Latest evidence demonstrates that people are more likely to eat less if they spread small pieces of food across their plate.

A study conducted by scientists at Shaanxi Normal University in China have found that this technique helps people to lose weight as it makes them think they are consuming more food, subconsciously making them feel full quicker.

According to the researchers, portion size is the biggest factor that influences how much food an individual eats.

During the trial, 34 participants were shown 60 different images of chocolate, with all the pictures presenting the confectionary in various ways.

The results show that the majority of the study cohort thought there was more chocolate when it was broken up into multiple pieces.

The authors said: “A larger unit number increases the perception of overall portion size. The findings may provide advice to reduce the risk of overeating.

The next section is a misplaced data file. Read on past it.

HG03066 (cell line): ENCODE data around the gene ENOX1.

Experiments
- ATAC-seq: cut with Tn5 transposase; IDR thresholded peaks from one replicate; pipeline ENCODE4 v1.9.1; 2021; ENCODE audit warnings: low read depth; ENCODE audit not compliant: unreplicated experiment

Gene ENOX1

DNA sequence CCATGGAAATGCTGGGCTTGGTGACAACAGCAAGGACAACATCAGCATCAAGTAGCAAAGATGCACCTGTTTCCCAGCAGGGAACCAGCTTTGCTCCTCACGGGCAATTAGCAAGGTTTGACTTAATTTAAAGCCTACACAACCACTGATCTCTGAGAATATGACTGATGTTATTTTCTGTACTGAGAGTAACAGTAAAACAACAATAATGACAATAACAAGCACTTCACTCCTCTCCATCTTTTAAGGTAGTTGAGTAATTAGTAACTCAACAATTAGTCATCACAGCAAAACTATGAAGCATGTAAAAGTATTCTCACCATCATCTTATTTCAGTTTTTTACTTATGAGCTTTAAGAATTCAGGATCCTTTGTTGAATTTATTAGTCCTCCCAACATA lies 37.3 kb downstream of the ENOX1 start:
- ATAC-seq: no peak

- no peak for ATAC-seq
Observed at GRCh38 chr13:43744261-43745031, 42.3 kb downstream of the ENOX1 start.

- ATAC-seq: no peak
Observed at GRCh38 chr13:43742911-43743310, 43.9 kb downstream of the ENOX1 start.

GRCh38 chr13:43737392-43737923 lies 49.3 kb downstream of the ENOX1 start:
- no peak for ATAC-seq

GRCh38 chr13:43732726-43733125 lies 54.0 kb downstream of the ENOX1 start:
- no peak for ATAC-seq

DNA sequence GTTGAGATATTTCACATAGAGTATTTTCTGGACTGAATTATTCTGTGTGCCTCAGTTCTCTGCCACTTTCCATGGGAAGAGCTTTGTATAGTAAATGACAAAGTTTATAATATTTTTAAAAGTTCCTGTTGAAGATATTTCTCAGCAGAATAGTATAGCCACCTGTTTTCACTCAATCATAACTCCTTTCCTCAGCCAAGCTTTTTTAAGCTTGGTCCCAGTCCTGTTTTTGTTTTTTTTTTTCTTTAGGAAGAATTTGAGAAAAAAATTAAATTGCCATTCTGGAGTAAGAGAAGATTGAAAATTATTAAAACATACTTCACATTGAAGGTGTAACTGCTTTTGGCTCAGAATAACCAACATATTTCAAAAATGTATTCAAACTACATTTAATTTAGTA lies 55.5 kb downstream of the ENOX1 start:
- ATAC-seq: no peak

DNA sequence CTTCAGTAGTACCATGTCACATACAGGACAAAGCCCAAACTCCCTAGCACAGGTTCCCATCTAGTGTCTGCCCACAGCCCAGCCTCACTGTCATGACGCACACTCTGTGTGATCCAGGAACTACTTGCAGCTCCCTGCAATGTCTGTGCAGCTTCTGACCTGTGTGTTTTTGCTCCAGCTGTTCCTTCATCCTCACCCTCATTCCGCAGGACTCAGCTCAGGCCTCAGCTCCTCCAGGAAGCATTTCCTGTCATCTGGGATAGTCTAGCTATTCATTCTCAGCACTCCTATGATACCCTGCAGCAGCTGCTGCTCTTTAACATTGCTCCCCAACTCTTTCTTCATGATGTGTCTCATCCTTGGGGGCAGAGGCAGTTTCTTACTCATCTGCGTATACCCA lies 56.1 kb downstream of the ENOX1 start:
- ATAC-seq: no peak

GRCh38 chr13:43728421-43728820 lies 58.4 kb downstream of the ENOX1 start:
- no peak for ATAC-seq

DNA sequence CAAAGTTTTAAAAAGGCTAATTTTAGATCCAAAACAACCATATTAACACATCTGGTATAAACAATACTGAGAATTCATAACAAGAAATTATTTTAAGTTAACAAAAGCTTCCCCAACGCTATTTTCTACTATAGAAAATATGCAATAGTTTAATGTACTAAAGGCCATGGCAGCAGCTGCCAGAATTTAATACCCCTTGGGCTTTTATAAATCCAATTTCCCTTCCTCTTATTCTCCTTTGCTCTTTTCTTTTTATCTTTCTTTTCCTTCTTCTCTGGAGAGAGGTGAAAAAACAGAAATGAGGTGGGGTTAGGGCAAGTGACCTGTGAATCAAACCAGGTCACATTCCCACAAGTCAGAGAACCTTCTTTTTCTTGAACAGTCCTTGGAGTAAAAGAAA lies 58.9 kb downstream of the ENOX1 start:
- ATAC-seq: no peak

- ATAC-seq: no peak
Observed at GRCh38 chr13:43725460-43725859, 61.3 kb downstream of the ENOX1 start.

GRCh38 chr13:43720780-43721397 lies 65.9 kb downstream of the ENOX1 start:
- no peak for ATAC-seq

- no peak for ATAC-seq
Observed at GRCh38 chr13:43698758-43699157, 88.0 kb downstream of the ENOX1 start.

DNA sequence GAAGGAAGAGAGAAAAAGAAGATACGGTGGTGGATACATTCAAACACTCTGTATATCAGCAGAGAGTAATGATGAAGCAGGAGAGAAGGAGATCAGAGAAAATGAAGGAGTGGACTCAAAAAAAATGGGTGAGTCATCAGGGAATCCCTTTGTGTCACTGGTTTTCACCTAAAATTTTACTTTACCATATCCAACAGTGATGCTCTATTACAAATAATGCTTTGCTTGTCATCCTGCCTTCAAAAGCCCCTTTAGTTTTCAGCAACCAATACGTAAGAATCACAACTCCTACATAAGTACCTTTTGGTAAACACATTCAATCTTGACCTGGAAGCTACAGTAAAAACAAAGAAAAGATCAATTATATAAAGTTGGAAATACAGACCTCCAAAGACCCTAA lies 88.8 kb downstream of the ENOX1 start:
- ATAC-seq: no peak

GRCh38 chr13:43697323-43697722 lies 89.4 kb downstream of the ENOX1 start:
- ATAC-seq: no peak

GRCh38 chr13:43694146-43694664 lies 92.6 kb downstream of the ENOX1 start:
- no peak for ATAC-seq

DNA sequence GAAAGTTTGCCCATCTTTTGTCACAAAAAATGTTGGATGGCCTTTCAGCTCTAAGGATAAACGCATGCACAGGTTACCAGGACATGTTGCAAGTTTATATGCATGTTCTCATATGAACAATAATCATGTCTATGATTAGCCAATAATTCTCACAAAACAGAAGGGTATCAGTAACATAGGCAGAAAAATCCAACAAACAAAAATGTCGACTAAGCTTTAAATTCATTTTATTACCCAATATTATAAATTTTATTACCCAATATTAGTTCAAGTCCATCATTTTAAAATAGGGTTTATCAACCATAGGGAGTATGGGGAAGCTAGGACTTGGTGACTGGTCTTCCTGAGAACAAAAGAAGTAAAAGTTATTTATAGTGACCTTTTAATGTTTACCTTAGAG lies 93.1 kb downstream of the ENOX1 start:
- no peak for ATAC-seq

“The results provide practical guidance for nudging less consumption to reduce the risk of people eating larger portions unconsciously.”

Subconsciously thinking there is more food when it is cut into small pieces is called contour integration – a phenomenon which triggers people to incorporate the gaps around their meal as part of the meal, the academics have said.

Prior research from a University of Oxford professor indicated that the ‘red plate’ trick can also help people lose weight.

Dr Charles Spence thinks that eating off a red plate tricks your brain into consuming less food, making it a good way to lose weight.

The NHS spends £6.1 billion on obesity-related conditions every year, with the number set to increase to nearly £10 billion per year by 2050.

The study has been published in the journal Food Quality and Preference

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